In Oxford, basically you’ve got the posh gits, who don’t give a damn about other people – ‘ooh I’ve got loads of money, I’ve got a house’. Then you’ve got the working class, who have to go out and earn the money, who work in the factory or a shop or wherever, they’re working to survive. Then you’ve got people like me, who’s on the dole, on the sick. The people who are rich, and the working class, they don’t like people like me, who’s on the street. They think of us as the scum of the earth. And that’s totally, utterly wrong. We’re human beings at the end of the day, we’ve got a life, a say in what goes on in this godforsaken country, we’ve got a heart. It’s just that our life is unfortunate, the way we’ve ended up. But it’s up to us to make our life better, and we are…


I’m off the drugs and drink but I’ve had nobody to help me. I’ve helped people out in the past, done this for them, done that for them. But when I’ve wanted a bit of help, there’s been nobody there. I’ve had to do it all on my own…which I’m pleased about, because nobody can turn around and say, ‘you’ve asked me to help you on this, you’ve asked me to do that’. I can safely turn around and say, ‘no I haven’t, I’ve done it on my own, if you look at it you’ve asked me for help and I’ve helped you’. Everything I want out of life I go out and get it myself.

With an alcoholic, or a person on drugs, whoever that person may be, if they want to come off it, they’ve got to want to do it for themselves. They haven’t got to do it for anybody else. They’ve got to believe in themselves. I believe in myself, I do. I wanted to come off the drink, so I come off it. I wanted to come off the drugs all those years ago, I come off them. It was either carry on with the drugs and die, or come off and have a life. So I choose to come off and have a life. I’d have been dead years ago. People say, ‘life is what you make it’. It’s up to the individual, what they want to make of their life. I’m determined not to slip. And I won’t slip, no way. I’ve had too many years of it on the streets, on the drugs, on the drink. I’m getting too old for this game.

Life to me is a challenge, and I like challenges. I like to get out there. I get up in the morning, and I think, what’s today gonna hold for me?  Fair enough, I’ve had a horrible life. But I’ve survived, I’m a survivor.


I’ve got a lot of wisdom out of music, I pick up on the words and see if they mean anything to me. Like in Brian Adams, there’s a line, ‘please forgive me, I know not what I do’. In my younger days I didn’t know what I was doing. Now I’m a born-again Christian, would you believe it. I was baptised ten years ago. Yeah, I sin every day of the week – I swear, I smoke, but He always forgives you. I don’t preach the Bible, I never have done and never will do. I don’t go to church, I don’t possess a Bible, but it’s personal to me, it’s about what you believe in yourself. I don’t know a lot about the Bible, but I know bits. You think about it, Jesus was on the streets, he was homeless. He relied on other people to pull him up and to feed him.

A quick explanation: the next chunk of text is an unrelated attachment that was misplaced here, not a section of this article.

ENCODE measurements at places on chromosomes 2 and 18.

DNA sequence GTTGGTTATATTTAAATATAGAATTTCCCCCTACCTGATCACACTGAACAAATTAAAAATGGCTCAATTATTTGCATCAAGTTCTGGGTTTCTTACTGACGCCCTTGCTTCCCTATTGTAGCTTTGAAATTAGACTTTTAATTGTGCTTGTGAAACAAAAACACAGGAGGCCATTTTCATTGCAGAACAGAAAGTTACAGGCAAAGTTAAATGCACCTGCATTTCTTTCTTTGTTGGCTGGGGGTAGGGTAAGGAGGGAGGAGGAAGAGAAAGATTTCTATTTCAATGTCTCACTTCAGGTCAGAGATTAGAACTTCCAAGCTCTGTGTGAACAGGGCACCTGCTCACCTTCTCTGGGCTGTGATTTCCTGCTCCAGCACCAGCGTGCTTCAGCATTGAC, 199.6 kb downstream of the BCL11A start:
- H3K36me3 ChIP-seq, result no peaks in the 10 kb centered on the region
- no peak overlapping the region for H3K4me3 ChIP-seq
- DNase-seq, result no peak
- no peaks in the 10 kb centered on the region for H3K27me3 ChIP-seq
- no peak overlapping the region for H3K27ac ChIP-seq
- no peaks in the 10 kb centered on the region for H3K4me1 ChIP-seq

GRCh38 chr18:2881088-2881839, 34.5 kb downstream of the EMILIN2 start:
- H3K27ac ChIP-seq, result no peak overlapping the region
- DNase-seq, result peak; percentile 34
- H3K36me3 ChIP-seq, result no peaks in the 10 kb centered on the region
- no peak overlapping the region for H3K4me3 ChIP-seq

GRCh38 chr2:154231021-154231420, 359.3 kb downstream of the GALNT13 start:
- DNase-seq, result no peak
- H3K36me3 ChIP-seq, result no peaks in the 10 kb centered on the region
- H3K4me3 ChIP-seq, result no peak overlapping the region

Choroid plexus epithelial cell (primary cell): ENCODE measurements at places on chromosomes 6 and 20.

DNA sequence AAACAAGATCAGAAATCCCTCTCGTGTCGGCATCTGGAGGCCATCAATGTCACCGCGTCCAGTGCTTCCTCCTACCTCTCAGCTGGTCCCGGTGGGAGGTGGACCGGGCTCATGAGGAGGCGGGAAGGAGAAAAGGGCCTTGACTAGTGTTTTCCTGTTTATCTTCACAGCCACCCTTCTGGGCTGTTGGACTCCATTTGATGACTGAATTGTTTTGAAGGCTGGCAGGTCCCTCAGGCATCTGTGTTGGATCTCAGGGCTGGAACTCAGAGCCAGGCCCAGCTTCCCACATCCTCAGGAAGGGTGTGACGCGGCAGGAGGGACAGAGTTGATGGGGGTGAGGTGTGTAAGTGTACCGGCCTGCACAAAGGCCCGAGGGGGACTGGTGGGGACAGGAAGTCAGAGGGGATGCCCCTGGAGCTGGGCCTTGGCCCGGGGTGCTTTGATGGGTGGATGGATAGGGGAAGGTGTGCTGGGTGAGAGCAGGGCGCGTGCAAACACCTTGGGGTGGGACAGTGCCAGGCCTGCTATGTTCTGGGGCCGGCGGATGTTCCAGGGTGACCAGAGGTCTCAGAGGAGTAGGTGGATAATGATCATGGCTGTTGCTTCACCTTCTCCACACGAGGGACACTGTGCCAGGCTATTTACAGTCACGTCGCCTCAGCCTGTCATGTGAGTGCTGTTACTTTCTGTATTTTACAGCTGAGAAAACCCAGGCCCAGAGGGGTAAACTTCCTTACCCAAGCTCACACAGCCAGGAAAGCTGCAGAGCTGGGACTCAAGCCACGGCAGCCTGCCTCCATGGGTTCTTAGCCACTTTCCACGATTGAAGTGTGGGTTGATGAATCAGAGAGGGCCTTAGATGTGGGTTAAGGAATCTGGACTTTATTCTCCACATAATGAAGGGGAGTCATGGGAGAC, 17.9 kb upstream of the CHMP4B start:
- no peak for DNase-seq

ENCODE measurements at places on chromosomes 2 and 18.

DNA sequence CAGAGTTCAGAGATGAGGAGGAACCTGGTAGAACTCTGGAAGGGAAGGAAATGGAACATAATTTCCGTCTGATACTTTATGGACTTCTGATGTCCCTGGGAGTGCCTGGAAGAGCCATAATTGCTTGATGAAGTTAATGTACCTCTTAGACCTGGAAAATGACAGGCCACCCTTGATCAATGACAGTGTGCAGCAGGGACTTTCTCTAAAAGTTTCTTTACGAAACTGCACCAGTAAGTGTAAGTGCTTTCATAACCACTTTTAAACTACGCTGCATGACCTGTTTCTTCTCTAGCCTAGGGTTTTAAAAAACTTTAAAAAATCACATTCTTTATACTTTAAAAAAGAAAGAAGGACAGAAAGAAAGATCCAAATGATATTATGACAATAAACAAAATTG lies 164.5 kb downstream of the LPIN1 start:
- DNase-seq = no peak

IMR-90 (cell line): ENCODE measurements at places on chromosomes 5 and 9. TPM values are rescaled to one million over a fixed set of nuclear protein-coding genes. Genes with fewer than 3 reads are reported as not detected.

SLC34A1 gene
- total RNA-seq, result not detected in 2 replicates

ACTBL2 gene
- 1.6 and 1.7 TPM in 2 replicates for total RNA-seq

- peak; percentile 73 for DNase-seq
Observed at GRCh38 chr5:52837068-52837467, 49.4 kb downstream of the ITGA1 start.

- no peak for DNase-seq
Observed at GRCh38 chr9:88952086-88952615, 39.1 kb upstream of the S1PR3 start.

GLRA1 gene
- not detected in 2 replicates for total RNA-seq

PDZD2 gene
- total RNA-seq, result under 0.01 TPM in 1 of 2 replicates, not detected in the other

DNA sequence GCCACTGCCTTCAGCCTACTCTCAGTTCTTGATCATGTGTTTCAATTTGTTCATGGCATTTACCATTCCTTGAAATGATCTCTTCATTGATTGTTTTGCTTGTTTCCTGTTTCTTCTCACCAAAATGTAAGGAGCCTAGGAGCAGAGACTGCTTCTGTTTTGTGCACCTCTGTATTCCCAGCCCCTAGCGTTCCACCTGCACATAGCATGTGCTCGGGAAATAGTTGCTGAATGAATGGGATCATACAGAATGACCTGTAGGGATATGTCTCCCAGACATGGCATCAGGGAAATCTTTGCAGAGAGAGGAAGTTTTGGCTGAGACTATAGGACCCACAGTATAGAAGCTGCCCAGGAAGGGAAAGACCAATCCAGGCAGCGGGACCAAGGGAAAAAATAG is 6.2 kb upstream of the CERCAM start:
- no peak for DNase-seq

People will argue about a lot of things, but the top three is money, politics and religion. You look at Northern Ireland, it’s religion.

Do you think Britain and America should have invaded Iraq?

I haven’t got an opinion on that because if they want to invade Iraq that’s up to them, as long as it doesn’t involve me. If he’s got weapons of mass destruction, that’s his problem and not mine, if you know what I mean. I just don’t bother with things like that, they don’t interest me. It was voting yesterday but I didn’t vote. Why should I? Tony Blair’s never done anything for me, why should I do anything for him? These politicians, they want to get the people off the streets. Well, help them out then, build more things for them and help them. The politicians can do it, but they don’t.

Me and my wife used to have really good conversations. We used to start talking about 10 o’clock in the morning, and we’d still be talking at six o’clock in the night, and the day’s just flown. We spoke about everything – religion, politics, life in general. I miss her for that, the conversations. I don’t know how to start a conversation off, but when somebody starts a conversation off I can pick up on it…


To be honest, I’m scared of life, I’m terrified of life, I am. It might sound strange, but nobody knows what the future’s gonna hold for them. I am worried about the future. I’m hoping to get my own place in a month or six weeks, as I said, but what’s gonna happen, is that gonna be the right thing, the right move?  I never plan anything, because if I plan anything it always goes wrong, horribly wrong.

June 2004